Marie Donlon | July 10, 2022

A protein found in the venom of some of the world’s deadliest snakes could potentially be used to stop uncontrollable bleeding, according to a research team from Australia’s University of Queensland.

Venom from Australia’s eastern brown snake and scaled viper features a protein, according to researchers, that accelerates the human body’s natural blood-clotting process.

Source: University of QueenslandSource: University of Queensland

As such, the team is hoping to develop a gel featuring this protein for pharmacies, first aid kits, military personnel and paramedics so that they can stop the uncontrollable bleeding of patients being transported to hospitals.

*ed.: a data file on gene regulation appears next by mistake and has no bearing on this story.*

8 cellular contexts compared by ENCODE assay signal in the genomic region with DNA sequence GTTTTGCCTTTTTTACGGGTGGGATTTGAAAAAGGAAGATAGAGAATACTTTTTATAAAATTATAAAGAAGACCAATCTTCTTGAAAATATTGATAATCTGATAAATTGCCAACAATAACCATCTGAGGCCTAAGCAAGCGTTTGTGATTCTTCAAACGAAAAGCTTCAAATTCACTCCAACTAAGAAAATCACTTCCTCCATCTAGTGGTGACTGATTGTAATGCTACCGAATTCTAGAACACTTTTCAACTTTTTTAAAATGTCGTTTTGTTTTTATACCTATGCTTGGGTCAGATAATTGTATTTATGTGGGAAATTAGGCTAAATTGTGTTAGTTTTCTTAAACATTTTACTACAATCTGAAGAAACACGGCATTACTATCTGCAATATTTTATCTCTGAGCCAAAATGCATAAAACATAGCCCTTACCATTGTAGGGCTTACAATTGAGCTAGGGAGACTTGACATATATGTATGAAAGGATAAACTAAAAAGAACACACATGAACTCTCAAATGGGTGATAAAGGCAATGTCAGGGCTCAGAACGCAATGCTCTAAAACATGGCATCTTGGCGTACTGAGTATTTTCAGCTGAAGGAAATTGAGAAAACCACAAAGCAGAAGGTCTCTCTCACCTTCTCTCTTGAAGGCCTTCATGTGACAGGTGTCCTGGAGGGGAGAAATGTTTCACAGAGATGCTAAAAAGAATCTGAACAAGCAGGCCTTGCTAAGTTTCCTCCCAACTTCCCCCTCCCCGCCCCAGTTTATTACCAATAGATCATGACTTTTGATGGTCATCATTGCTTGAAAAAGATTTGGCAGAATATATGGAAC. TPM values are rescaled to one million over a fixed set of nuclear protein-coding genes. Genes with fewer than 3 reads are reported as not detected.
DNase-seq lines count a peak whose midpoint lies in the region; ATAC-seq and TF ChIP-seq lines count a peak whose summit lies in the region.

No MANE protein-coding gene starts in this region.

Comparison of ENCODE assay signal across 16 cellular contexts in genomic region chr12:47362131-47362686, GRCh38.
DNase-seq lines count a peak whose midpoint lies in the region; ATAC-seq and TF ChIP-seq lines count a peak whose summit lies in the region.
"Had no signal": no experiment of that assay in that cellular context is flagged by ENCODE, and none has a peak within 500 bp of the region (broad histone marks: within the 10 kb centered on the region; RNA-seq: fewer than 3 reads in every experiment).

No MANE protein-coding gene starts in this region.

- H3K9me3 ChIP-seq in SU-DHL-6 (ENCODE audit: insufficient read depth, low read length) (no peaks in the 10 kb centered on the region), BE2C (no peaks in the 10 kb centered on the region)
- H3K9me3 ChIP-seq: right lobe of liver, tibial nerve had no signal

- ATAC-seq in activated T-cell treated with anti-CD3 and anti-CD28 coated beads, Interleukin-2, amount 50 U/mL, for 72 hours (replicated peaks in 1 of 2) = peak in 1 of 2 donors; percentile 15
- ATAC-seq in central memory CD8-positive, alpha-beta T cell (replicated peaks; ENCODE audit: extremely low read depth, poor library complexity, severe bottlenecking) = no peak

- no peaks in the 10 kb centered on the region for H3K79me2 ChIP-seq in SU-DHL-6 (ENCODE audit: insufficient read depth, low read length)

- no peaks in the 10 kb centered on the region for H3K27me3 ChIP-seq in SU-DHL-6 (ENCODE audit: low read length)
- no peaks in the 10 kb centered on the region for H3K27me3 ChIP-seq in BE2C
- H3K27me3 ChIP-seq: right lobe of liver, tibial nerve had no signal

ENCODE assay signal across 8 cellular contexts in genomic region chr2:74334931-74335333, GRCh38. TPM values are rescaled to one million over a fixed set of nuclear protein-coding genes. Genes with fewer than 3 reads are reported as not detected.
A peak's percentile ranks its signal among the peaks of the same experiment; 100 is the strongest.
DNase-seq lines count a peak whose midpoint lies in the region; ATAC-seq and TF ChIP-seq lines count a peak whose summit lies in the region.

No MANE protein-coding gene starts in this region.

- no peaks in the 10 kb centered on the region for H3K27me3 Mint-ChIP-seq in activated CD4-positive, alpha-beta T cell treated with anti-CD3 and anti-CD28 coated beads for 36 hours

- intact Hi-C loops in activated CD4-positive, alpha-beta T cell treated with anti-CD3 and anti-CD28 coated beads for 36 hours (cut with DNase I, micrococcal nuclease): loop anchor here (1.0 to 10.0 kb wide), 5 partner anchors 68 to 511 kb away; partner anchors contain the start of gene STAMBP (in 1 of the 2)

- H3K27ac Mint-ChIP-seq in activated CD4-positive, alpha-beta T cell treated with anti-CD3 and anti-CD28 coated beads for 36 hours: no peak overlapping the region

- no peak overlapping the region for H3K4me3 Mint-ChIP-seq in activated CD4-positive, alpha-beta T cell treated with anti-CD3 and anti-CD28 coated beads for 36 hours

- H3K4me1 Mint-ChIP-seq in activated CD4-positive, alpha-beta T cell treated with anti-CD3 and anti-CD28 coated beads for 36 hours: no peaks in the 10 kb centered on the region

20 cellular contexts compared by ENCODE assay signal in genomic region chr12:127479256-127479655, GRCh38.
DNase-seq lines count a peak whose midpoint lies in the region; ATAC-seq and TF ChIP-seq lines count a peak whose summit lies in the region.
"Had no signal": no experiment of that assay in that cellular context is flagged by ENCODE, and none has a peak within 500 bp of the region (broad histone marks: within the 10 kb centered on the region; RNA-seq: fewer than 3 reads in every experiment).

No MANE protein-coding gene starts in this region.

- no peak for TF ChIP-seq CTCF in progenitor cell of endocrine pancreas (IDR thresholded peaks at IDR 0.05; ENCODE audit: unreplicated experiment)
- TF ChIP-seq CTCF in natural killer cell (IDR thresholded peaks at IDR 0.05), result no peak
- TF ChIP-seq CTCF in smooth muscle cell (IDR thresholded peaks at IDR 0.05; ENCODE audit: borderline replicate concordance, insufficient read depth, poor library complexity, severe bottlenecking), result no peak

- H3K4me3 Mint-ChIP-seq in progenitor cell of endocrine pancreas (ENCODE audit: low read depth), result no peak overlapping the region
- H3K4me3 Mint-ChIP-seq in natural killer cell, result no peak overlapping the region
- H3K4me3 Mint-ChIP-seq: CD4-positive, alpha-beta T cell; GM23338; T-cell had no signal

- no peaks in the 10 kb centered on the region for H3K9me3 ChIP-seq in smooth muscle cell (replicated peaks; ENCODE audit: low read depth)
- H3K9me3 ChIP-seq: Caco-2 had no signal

When refrigerated, the venom-based gel reportedly is a liquid, but it solidifies when applied to a wound, thereby sealing it.

When applied to wounds during testing, the venom gel demonstrated fives times less blood loss and clots formed three times faster than other blood clotting solutions. The gel, according to the team, is potentially life-saving.

“As many as 40 percent of trauma-related deaths are the result of uncontrolled bleeding, and this figure is much higher when it comes to military personnel with serious bleeding in a combat zone,” the researchers explained.

The study, Snake Venom Hydrogels as a Rapid Hemostatic Agent for Uncontrolled Bleeding, appears in the journal Advanced Healthcare Materials.